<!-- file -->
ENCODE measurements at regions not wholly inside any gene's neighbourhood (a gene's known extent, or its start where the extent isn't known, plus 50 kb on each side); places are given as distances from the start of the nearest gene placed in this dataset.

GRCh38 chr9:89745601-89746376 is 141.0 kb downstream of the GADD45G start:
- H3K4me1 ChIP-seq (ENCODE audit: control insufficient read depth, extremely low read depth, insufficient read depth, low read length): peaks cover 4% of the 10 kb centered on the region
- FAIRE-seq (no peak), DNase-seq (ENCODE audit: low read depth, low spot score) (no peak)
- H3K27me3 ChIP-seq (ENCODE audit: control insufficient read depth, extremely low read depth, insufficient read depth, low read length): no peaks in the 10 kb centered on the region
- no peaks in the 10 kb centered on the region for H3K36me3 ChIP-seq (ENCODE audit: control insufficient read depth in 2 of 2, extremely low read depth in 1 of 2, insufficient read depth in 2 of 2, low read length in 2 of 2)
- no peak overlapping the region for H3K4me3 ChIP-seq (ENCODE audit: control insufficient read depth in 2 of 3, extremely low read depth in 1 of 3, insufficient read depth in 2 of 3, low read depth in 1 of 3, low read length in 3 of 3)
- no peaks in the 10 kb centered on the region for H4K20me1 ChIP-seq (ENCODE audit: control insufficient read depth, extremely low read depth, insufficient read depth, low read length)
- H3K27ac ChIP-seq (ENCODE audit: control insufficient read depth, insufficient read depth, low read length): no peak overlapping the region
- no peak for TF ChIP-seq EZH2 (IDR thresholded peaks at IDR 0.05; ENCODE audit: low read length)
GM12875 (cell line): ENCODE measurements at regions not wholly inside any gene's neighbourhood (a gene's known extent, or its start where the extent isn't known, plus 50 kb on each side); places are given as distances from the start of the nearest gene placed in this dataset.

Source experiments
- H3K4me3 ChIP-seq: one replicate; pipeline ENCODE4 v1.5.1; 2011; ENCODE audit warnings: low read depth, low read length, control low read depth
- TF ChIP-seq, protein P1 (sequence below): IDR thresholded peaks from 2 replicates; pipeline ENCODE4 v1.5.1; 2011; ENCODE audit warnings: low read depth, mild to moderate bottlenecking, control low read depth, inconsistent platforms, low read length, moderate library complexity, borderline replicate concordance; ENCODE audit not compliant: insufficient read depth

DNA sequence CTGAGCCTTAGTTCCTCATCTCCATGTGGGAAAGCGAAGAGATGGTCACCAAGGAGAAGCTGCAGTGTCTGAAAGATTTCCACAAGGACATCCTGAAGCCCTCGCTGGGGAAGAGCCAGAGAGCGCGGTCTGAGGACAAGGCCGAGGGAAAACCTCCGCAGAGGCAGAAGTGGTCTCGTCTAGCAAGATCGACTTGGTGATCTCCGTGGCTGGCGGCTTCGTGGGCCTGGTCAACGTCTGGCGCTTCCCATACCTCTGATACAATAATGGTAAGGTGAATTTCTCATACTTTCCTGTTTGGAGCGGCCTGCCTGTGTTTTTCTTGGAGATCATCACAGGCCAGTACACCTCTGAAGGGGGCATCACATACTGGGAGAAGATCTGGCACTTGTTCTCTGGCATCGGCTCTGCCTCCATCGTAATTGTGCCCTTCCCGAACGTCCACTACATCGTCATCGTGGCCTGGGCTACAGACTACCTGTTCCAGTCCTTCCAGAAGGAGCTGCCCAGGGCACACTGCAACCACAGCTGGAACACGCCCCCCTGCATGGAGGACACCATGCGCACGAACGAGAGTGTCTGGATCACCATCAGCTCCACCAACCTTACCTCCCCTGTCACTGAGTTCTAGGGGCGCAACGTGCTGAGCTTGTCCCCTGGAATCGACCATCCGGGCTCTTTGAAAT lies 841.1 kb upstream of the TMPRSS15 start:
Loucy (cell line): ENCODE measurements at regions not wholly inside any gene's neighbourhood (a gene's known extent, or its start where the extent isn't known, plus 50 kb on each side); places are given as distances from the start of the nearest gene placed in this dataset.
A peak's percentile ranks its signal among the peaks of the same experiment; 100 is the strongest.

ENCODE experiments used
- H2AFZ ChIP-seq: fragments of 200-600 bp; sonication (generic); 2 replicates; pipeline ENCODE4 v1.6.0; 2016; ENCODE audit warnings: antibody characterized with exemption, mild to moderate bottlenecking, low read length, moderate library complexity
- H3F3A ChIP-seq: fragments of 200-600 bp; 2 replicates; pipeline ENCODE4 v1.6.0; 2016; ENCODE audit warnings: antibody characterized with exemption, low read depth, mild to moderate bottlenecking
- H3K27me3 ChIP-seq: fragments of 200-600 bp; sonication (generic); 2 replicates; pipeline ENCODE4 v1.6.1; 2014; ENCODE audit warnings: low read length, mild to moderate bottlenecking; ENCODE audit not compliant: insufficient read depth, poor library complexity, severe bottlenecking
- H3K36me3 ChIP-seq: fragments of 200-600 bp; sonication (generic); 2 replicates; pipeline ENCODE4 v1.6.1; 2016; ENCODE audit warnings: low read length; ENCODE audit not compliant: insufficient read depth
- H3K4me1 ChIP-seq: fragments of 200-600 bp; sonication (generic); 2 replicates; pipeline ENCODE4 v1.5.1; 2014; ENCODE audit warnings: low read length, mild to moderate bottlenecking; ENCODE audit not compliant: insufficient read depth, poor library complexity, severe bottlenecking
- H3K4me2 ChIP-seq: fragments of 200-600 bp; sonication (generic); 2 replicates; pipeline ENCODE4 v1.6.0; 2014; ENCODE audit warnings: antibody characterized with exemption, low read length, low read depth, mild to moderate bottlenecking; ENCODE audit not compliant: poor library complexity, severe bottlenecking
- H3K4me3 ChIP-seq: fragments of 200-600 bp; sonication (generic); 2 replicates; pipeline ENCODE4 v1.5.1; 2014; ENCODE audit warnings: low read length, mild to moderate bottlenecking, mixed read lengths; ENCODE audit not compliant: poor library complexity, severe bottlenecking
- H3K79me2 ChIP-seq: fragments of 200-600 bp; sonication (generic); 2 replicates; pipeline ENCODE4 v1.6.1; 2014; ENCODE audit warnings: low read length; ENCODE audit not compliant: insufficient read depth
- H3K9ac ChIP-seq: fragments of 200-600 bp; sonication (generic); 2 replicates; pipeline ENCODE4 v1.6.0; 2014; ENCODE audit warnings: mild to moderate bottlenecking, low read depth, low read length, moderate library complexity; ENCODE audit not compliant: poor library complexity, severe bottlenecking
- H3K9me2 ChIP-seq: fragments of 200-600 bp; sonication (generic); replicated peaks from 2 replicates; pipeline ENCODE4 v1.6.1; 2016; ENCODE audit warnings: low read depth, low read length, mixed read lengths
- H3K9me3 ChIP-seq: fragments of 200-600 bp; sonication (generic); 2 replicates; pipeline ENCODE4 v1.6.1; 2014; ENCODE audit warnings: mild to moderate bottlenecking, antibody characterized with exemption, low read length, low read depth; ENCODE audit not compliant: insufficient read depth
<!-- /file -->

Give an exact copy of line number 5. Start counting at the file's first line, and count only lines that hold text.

- H3K27me3 ChIP-seq (ENCODE audit: control insufficient read depth, extremely low read depth, insufficient read depth, low read length): no peaks in the 10 kb centered on the region